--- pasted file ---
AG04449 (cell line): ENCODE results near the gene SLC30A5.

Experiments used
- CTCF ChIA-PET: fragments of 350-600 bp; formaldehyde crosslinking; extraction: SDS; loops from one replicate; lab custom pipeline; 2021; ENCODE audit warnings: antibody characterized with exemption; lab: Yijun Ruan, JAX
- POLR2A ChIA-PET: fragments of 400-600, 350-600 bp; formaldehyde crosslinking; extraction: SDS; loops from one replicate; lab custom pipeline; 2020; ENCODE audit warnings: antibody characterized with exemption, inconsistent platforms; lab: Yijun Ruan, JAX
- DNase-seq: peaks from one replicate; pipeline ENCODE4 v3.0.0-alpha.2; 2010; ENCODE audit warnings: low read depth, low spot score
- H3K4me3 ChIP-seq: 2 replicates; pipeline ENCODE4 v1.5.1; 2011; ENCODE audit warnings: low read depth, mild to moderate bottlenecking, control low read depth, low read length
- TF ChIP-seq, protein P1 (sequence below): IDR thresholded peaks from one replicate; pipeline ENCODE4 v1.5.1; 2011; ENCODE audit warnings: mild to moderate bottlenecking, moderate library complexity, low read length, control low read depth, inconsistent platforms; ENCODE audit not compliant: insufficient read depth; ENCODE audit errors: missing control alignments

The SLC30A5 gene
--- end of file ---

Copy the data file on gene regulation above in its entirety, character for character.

AG04449 (cell line): ENCODE results near the gene SLC30A5.

Experiments used
- CTCF ChIA-PET: fragments of 350-600 bp; formaldehyde crosslinking; extraction: SDS; loops from one replicate; lab custom pipeline; 2021; ENCODE audit warnings: antibody characterized with exemption; lab: Yijun Ruan, JAX
- POLR2A ChIA-PET: fragments of 400-600, 350-600 bp; formaldehyde crosslinking; extraction: SDS; loops from one replicate; lab custom pipeline; 2020; ENCODE audit warnings: antibody characterized with exemption, inconsistent platforms; lab: Yijun Ruan, JAX
- DNase-seq: peaks from one replicate; pipeline ENCODE4 v3.0.0-alpha.2; 2010; ENCODE audit warnings: low read depth, low spot score
- H3K4me3 ChIP-seq: 2 replicates; pipeline ENCODE4 v1.5.1; 2011; ENCODE audit warnings: low read depth, mild to moderate bottlenecking, control low read depth, low read length
- TF ChIP-seq, protein P1 (sequence below): IDR thresholded peaks from one replicate; pipeline ENCODE4 v1.5.1; 2011; ENCODE audit warnings: mild to moderate bottlenecking, moderate library complexity, low read length, control low read depth, inconsistent platforms; ENCODE audit not compliant: insufficient read depth; ENCODE audit errors: missing control alignments

The SLC30A5 gene